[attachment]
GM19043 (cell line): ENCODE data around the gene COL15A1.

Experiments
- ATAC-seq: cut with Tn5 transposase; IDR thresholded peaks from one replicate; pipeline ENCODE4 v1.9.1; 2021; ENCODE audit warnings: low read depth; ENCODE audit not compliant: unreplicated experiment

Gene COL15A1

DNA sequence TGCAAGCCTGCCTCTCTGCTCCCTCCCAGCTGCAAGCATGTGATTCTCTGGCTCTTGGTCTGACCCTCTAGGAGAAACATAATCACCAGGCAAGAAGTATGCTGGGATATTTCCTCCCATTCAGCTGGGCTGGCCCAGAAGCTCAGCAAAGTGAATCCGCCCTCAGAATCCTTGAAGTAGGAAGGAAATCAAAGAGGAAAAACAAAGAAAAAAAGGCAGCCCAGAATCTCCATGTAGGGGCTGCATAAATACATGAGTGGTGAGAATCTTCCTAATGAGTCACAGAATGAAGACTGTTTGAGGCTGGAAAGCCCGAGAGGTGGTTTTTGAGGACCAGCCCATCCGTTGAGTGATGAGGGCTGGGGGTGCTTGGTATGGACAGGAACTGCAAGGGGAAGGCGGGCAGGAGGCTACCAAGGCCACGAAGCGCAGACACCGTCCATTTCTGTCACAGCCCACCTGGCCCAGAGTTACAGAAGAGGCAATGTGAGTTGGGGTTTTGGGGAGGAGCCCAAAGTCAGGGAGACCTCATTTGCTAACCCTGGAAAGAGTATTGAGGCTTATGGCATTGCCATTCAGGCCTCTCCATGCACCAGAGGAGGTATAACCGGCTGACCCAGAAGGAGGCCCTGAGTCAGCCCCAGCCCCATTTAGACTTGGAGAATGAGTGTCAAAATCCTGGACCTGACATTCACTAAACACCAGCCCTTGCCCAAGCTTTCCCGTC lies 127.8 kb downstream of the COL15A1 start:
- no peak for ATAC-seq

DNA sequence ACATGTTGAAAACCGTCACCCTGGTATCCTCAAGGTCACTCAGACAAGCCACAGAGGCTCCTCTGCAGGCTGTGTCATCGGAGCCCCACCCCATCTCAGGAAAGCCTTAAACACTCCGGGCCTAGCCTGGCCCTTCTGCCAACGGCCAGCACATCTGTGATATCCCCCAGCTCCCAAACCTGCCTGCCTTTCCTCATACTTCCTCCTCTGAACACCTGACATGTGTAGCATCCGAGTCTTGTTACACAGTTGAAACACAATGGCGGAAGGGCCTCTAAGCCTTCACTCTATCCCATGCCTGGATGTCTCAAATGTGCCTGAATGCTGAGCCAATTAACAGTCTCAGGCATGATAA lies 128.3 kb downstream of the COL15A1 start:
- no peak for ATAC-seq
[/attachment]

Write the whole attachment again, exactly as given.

GM19043 (cell line): ENCODE data around the gene COL15A1.

Experiments
- ATAC-seq: cut with Tn5 transposase; IDR thresholded peaks from one replicate; pipeline ENCODE4 v1.9.1; 2021; ENCODE audit warnings: low read depth; ENCODE audit not compliant: unreplicated experiment

Gene COL15A1

DNA sequence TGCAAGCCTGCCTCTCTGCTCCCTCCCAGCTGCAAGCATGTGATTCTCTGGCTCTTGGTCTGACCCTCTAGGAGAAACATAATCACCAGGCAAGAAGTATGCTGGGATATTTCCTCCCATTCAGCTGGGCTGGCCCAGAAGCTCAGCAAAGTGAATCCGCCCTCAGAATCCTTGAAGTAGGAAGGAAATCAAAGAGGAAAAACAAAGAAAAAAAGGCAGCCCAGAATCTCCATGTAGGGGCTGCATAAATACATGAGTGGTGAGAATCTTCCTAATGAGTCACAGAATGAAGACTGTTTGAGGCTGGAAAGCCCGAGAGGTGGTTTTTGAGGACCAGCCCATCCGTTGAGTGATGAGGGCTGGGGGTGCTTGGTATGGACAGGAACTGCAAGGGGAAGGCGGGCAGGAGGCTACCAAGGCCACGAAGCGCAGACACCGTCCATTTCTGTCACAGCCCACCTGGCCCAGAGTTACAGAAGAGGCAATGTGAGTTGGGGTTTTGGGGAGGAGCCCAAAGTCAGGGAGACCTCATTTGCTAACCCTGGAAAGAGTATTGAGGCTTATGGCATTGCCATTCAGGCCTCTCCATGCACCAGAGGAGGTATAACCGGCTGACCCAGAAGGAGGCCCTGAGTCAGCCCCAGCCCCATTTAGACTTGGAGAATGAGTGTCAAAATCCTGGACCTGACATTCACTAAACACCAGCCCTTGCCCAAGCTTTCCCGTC lies 127.8 kb downstream of the COL15A1 start:
- no peak for ATAC-seq

DNA sequence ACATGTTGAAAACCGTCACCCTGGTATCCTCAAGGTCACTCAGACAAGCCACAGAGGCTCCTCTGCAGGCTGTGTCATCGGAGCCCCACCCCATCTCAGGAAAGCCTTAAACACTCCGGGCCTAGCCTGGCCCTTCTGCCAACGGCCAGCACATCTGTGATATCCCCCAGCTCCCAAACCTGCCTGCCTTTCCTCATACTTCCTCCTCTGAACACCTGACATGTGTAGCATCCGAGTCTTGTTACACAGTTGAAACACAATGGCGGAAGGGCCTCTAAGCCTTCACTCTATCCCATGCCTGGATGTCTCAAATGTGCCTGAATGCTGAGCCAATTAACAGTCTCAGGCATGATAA lies 128.3 kb downstream of the COL15A1 start:
- no peak for ATAC-seq